It is quite obvious that the theory just sketched is extreme and unacceptable also in the eyes of most linguists, who do, after all, a & it a relation of n solidarity” between the form and content of linguistic signs. Nevertheless, it lurks behind many popular descriptions in linguistic textbooks; we have that, e.g., translation theories of communication are legion there. It is fascinating to speculate over the historical origins of these ideas. It seems to me that one possible source may in fact be found in linguists’ traditional work with translations between various languages. The ideal here is of course to keep the content constant over different languages; linguistic expressions would then seem to be only the outer appearance. However, translators and interpreters of course know that, in practice, translations are never semantically identical. Translation is a creative reformulation with clear effects on the content. Yet, for various reasons the assumptions of autonomy are more motivated as far as written language is concerned. If we consider spoken dialogues with its bewildering richness of signals, impulses, stimuli and responses, intentions and expectations that are partly private and partly mutually shared and mutually ascribed to one’s interlocutor, then it seems that the idea of semantically equivalent expressions is very far-fetched indeed. Meanings and interpretations are created through the activities of verbalization and social interaction themselves.
I have argued that the written language bias in linguistics has promoted the idea of an autonomy of language. However, we have seen that this idea occurs in two rather different forms which seem to lead up to a serious contradiction. On the one hand, we have just seen that arguments have been made for the autonomy of linguistic expression with respect to linguistic meaning (and vice versa). On the other hand, we found in Û VIII.10 that the idea of language as an autonomous and primary force in mental life has engendered the hypothesis of linguistic determinism, which in fact assumes the link between expression and meaning to be very stable and rigid indeed. Thus, these ideas seem to be entirely inconsistent. However, attempts have been made, e.g. in generative linguistics, to reconcile the two opposing views. Thus, this theory assumes, on the one hand, that linguistic expressions as surface structures are very indirectly related, to thought and meaning (the autonomy of linguistic expressions), while, on the other hand, deep structures, or semantic representations, are very closely related to thinking (which amounts to a specific variant of linguistic determinism). The thesis of the autonomy and independence of language is therefore taken to an extreme in Chomskyan linguistics (cf. also V:5-6, X).
The third main point of this section is the idea that meanings are mental things in the minds of language users. In VIII.3 I suggested how such a conclusion may be arrived at. That is, the argument there was concerned with images that had to do with expressions (sound images), but similar arguments can be made as regards meaning. The philosophical problems would also be much the same.
The “intentional objects” of thoughts and verbal utterances, i.e. that which we think or talk about, are, after all, usually extralinguistic phenomena in the physical and/or social reality around us. For example, if someone thinks of or talks about Big Ben in London, then it is the “real” Big Ben which is the intentional object, not an image of Big Ben or any other mental object in the speaker’s mind. It is another matter that any given speaker at any given occasion must talk about Big Ben under a certain aspect, which means that the speaker always “contributes” something to the way he thinks or talks about it6). On the face of it, the most puzzling phenomenon about thinking and talking may be the fact that we can use non-existing things as intentional objects. Suppose we think about a unicorn; where is the intentional object of such a cognitive act? Some may be tempted to answer that the unicorn is a mental thing that exists in the subject’s mind. However, in my view this leads to unsolvable problems. The only reasonable answer is that, to the best of our knowledge, no real counterpart of such an intentional object exists. In other words, our question was wrongly put. This is not to deny that the act of thinking is real enough, or that we have a subjective experience of seeing a unicorn in our “inner eye n . The important thing is to distinguish between acts of thinking and speaking (and conditions, schemas, background knowledge etc involved in such acts), and the intentional objects of these activities; the latter may be objectively non-existing just as an image according to optical theory may be only virtual.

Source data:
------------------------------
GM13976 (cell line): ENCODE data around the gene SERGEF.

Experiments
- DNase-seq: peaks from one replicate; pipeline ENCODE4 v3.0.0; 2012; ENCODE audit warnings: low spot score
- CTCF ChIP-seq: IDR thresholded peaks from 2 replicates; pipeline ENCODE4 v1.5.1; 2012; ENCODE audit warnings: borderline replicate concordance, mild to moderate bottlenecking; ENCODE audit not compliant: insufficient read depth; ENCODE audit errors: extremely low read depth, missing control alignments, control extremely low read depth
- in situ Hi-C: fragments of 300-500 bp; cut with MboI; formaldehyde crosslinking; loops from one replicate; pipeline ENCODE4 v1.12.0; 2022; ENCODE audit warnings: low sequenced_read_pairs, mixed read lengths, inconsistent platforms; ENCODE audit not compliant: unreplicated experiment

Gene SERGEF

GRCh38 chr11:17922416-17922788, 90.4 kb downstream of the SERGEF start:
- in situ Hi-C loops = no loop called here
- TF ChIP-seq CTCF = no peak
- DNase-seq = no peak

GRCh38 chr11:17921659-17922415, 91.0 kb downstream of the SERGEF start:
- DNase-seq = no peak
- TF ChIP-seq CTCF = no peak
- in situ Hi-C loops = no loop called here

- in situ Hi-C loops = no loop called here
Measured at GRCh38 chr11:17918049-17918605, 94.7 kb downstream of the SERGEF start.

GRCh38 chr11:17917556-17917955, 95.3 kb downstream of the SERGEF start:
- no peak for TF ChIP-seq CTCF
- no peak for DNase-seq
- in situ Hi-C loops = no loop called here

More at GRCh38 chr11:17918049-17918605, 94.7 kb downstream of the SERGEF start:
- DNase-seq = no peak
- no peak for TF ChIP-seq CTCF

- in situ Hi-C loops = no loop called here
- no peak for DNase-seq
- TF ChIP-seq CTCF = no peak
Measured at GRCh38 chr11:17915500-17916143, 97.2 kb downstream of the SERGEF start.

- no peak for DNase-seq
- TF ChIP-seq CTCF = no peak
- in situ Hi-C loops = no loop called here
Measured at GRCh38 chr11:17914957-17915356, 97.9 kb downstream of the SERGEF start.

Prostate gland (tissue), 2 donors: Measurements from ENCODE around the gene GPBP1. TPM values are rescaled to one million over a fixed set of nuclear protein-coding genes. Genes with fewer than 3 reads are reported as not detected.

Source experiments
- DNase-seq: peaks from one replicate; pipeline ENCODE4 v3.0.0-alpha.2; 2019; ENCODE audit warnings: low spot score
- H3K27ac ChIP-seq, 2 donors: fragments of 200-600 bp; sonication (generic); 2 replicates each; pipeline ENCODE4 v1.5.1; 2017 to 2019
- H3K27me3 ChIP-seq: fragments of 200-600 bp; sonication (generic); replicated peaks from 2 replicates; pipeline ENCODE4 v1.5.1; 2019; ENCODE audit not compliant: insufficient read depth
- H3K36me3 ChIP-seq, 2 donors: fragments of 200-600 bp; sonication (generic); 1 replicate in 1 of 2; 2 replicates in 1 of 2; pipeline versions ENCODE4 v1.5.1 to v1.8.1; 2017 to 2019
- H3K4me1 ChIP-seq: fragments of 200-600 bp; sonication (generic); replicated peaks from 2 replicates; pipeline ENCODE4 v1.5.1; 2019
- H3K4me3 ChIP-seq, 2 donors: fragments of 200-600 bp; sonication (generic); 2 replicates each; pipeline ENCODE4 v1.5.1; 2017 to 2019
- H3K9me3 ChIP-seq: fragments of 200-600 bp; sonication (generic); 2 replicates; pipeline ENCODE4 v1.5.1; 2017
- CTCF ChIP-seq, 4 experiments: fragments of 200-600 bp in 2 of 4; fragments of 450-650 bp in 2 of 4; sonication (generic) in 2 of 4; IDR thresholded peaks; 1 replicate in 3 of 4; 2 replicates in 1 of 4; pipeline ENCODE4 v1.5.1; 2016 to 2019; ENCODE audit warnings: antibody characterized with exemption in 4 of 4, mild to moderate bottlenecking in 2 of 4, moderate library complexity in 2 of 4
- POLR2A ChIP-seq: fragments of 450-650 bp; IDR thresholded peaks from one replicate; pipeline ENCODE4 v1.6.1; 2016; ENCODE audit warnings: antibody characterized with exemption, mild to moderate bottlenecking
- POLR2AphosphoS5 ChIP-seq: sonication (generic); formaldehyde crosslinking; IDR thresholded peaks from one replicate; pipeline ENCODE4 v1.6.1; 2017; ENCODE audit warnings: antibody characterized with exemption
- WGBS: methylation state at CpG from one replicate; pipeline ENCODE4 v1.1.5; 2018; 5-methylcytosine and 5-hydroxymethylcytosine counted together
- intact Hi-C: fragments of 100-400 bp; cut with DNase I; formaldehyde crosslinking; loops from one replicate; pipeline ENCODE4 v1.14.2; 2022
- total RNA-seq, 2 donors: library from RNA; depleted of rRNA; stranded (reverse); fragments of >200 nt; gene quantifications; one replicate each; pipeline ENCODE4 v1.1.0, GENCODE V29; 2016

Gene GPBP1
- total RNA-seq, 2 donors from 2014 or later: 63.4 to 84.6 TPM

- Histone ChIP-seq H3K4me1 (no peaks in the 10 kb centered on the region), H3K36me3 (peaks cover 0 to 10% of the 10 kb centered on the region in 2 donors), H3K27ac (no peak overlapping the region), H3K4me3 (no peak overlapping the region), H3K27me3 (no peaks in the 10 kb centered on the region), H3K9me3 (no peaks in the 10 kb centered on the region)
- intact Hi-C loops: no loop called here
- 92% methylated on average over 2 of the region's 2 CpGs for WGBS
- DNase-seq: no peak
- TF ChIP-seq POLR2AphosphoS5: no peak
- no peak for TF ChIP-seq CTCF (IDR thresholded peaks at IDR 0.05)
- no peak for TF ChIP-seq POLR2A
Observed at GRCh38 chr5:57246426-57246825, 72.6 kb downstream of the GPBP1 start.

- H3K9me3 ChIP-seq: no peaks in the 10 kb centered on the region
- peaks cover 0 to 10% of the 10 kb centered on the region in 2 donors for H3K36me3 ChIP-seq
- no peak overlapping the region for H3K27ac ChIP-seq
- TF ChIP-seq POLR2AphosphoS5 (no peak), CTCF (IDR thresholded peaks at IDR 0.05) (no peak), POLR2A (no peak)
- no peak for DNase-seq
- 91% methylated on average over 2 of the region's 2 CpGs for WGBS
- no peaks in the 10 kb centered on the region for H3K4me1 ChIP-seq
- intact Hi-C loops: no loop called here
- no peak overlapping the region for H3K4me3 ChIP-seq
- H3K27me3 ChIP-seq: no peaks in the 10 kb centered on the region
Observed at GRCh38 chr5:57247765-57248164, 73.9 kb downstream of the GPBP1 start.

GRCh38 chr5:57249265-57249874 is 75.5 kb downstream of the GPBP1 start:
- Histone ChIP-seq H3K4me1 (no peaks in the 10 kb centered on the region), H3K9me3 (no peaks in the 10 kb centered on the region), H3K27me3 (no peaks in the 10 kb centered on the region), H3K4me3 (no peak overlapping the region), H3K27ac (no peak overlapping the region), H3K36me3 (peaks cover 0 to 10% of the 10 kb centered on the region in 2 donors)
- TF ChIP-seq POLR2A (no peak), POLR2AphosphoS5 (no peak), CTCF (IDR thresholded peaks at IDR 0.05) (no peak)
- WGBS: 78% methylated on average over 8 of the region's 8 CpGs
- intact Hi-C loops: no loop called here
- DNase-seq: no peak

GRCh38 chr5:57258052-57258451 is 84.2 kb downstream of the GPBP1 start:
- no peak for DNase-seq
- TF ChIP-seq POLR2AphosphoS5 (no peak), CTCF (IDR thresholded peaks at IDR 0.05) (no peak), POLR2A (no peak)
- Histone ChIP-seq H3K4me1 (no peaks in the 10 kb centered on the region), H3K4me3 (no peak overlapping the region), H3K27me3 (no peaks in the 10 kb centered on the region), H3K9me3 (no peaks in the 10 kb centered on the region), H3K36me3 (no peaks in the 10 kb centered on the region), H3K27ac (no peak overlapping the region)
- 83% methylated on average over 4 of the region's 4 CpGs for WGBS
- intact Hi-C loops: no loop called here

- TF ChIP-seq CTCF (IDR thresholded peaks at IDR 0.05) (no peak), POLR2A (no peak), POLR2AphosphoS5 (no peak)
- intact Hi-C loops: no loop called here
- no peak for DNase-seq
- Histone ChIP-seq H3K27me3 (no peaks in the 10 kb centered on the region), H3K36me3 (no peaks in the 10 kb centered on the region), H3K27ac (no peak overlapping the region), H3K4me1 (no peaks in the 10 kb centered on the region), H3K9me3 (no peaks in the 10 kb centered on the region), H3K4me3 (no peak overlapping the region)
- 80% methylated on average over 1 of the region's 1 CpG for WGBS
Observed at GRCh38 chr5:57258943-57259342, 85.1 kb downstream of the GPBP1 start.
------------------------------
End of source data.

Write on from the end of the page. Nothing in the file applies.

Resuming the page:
9.4. Social and individual aspects of language.
It is characteristic of Wundt and a long tradition in linguistics (IX.t) that the direct associations between thinking and meaning, on the one hand, and linguistic form on the other are cut off. Thoughts are assumed to exist independent of and prior to language; first we think and organize meaning, then we speak and transfer the message! But this is not the only unfortunate separation in traditional linguistic philosophy; another separation, inherent in e.g. Saussure’s distinction between language and parole, is that between the social and individual aspects of language and its use:
“En separant la langue de la parole, on separe du meme coup: 1 ce qui est social de ce qui est individuel; 2Á ce qui est essentiel de ce qui est accessoire et plus ou moins accidentel.” (Saussure 1964:30)